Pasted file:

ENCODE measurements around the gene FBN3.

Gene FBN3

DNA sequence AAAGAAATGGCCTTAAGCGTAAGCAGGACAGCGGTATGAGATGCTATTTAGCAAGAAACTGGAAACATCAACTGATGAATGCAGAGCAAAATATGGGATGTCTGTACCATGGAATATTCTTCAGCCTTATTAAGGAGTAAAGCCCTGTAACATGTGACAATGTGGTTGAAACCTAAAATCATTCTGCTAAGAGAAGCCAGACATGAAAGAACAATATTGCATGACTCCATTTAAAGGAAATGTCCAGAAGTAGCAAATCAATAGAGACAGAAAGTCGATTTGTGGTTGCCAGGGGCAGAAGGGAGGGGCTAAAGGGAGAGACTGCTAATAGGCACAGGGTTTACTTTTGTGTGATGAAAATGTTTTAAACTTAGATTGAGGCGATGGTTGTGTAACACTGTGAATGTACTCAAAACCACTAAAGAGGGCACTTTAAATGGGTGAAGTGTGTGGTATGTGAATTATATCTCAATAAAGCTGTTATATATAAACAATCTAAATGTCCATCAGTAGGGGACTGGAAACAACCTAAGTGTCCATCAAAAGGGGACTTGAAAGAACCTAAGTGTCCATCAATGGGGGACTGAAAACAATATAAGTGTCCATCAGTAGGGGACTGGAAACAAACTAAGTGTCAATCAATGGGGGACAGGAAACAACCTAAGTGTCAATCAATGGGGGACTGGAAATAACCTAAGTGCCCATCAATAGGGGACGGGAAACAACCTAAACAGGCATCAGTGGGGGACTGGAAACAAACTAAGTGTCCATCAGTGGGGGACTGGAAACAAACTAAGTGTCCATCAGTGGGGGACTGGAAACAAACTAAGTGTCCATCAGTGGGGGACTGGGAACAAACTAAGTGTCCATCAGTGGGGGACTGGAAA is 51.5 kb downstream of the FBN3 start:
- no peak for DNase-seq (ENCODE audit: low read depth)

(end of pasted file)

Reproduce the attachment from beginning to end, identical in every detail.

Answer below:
ENCODE measurements around the gene FBN3.

Gene FBN3

DNA sequence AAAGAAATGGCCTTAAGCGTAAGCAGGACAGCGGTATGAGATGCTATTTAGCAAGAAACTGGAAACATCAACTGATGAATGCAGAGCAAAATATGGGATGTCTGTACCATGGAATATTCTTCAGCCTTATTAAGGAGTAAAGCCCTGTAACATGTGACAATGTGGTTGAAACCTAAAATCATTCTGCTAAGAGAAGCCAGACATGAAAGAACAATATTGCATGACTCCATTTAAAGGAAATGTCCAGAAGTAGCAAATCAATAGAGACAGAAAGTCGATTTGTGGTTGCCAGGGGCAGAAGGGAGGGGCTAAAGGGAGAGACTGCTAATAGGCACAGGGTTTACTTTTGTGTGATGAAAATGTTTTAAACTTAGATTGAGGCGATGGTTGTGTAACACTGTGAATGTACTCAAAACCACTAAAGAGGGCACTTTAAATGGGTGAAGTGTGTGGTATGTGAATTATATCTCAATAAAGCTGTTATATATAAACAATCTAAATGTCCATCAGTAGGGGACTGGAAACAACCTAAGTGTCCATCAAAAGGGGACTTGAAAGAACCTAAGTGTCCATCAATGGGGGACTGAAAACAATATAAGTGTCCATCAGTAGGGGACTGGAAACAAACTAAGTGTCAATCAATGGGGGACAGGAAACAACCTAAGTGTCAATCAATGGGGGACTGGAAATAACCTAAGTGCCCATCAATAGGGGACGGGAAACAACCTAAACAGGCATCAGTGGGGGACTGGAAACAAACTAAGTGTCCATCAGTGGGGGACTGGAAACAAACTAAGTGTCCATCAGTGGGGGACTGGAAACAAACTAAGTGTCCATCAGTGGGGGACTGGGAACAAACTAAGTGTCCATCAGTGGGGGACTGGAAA is 51.5 kb downstream of the FBN3 start:
- no peak for DNase-seq (ENCODE audit: low read depth)